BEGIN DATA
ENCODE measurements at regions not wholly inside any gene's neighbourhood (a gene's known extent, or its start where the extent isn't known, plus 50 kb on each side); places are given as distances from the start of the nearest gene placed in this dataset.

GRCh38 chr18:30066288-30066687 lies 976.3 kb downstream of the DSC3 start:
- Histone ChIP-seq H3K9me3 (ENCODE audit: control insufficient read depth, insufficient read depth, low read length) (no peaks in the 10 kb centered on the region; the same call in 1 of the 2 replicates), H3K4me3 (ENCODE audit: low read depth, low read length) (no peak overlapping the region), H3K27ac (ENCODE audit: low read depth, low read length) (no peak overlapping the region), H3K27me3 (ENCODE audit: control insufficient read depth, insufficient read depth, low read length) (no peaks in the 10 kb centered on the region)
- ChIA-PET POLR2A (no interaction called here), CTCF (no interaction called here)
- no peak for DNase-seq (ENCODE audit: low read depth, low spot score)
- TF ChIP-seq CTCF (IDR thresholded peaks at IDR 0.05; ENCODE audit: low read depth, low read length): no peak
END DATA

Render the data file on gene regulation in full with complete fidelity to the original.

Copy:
ENCODE measurements at regions not wholly inside any gene's neighbourhood (a gene's known extent, or its start where the extent isn't known, plus 50 kb on each side); places are given as distances from the start of the nearest gene placed in this dataset.

GRCh38 chr18:30066288-30066687 lies 976.3 kb downstream of the DSC3 start:
- Histone ChIP-seq H3K9me3 (ENCODE audit: control insufficient read depth, insufficient read depth, low read length) (no peaks in the 10 kb centered on the region; the same call in 1 of the 2 replicates), H3K4me3 (ENCODE audit: low read depth, low read length) (no peak overlapping the region), H3K27ac (ENCODE audit: low read depth, low read length) (no peak overlapping the region), H3K27me3 (ENCODE audit: control insufficient read depth, insufficient read depth, low read length) (no peaks in the 10 kb centered on the region)
- ChIA-PET POLR2A (no interaction called here), CTCF (no interaction called here)
- no peak for DNase-seq (ENCODE audit: low read depth, low spot score)
- TF ChIP-seq CTCF (IDR thresholded peaks at IDR 0.05; ENCODE audit: low read depth, low read length): no peak